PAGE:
7 ways to help kids cope with bullying, from the author of 'The Bully Vaccine'

No parent wants to see their child suffer at the hands of a bully. As much as we would like to shield
them from horrible people, as parents, we have to be realistic. Our job is to prepare our kids for life in
the real world and that means helping them learn how to cope with mean people.

Here are 7 ways you can help your child cope with bullying:

1. Have your kid's back. If your child tells you that someone was mean to them. Don't brush it off
as a harmless childhood interaction. This is an opportunity to help your child learn vital coping
skills. If you want your child to come to you for help, you need to give them help when they ask
for it.

2. Don't tell your child to ignore the mean kid or to handle it themselves. If they knew how to
handle themselves, they wouldn't have come to you for advice. Telling them to ignore a bully
isn't helpful. Give them real help so that they learn you really are someone worth confiding in.

3. Be specific. You need to teach your child something specific they can do to get the bullying to
stop. You also need to teach them why what you are teaching them will work and also how it
works. Information is power. Share your knowledge, all your knowledge with your kid. They
will tell you when too much is enough and when it is time for you to stop lecturing them.

4. Give them something constructive they can do. Don't ask them to be passive. When it comes to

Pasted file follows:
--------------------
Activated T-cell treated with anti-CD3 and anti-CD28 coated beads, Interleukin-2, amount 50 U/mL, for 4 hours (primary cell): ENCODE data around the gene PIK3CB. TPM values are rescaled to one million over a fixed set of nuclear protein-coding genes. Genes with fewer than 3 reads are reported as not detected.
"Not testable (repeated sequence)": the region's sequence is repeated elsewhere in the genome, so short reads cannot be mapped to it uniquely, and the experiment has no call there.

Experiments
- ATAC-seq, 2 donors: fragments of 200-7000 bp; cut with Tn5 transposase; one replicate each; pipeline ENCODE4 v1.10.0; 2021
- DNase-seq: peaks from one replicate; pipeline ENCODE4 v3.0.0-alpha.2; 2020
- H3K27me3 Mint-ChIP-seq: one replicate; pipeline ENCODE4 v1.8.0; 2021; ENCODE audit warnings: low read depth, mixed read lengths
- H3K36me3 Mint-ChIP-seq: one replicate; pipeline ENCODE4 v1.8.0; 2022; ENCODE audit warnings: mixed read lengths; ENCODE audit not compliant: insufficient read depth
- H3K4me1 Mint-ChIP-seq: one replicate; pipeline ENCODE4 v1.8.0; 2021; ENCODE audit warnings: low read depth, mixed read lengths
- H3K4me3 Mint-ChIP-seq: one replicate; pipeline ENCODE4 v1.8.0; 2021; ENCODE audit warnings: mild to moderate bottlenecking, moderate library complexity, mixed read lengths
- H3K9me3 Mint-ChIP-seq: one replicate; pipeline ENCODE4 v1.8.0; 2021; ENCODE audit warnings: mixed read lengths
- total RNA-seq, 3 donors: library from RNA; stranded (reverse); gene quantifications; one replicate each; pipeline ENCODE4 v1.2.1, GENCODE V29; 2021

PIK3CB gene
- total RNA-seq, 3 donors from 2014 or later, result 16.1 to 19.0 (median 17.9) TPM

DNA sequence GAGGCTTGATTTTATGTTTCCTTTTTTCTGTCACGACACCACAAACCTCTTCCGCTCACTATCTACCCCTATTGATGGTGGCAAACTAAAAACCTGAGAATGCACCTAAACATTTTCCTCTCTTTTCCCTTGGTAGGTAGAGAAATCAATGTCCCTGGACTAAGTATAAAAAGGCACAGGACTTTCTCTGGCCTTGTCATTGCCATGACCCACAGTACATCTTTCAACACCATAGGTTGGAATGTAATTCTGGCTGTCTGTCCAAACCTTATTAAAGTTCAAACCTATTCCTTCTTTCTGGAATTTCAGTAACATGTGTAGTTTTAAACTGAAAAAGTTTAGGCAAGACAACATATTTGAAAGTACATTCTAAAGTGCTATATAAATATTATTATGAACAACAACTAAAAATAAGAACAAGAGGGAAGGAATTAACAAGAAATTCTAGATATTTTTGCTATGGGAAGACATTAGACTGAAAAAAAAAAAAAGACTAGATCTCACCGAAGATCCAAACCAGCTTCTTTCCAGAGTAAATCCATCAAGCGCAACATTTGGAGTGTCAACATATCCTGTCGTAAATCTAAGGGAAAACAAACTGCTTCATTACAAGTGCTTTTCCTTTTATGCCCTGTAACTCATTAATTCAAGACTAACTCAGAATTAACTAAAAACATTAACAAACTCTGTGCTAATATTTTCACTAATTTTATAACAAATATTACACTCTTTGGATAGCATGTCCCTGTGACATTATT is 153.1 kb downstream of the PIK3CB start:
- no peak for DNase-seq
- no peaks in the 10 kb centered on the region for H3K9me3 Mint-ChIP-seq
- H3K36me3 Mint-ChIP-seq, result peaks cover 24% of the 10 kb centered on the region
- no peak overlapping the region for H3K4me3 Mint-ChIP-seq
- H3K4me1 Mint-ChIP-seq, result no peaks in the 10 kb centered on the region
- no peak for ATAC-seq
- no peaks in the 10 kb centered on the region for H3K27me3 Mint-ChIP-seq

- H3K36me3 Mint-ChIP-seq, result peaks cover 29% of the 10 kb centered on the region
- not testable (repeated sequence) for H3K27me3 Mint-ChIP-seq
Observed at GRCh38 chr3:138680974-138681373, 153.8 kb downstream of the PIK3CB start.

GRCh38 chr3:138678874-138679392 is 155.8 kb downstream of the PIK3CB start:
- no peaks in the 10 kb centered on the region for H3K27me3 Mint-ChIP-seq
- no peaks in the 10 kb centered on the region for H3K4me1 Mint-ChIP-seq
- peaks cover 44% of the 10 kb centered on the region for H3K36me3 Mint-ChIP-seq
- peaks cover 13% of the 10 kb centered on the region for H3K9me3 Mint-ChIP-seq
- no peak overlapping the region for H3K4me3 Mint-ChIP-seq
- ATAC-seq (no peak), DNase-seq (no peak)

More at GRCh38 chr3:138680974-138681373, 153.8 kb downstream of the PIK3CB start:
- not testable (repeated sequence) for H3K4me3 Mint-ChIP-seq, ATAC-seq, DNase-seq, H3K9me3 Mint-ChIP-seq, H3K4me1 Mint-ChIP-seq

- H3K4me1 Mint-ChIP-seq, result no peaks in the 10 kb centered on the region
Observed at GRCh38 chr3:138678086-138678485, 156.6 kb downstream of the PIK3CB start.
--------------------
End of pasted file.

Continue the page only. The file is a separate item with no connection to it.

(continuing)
bullying, your kid needs to know how exactly to respond to a bully to get the bullying to stop.
They need to be told what to say and how to say it. And you need to help them practice their
response with some role playing before you send them back to school. The key to getting bullies
to stop is to not reinforce their bad behavior.

In my book, The Bully Vaccine, I outline the
specific steps you need to teach your child to get the bullying to stop.

These are:
A phrase to say to a bully every time a bully is mean to them. This phrase should be
boring and off topic so that it won't reinforce the bullying.
The critical importance of reporting each and every incident of bullying to a teacher
Encouragement to stand up and report the bullying that is happening to other kids.

Speak to the principal and the teacher(s) on your child's behalf. Don't just tell your kid to tell the
teacher themselves. Teachers are not always aware of what is going on and some kids don't feel
comfortable speaking to adults. Additionally, children learn by example. So let your child know
you are planning to speak to the principal and their teacher so that the teachers at the school can
be effectively mobilized to help your child. Make sure to share the outcome of those meetings
with your kid so that they know what is being done to help keep them safe. When your child sees
you standing up for them and sees that the adults around them are willing to help them, it
empowers them to continue speaking up and to continue reporting the bullying, which is
essential if the bullying is going to be stopped.

This tip sheet is provided by Jennifer Hancock, author of 'The Bully Vaccine.'  To learn more about how to deal with bullying and find out how to purchase the book, visit her website at: http//thebullyvaccine.com .

Print this article Back to Top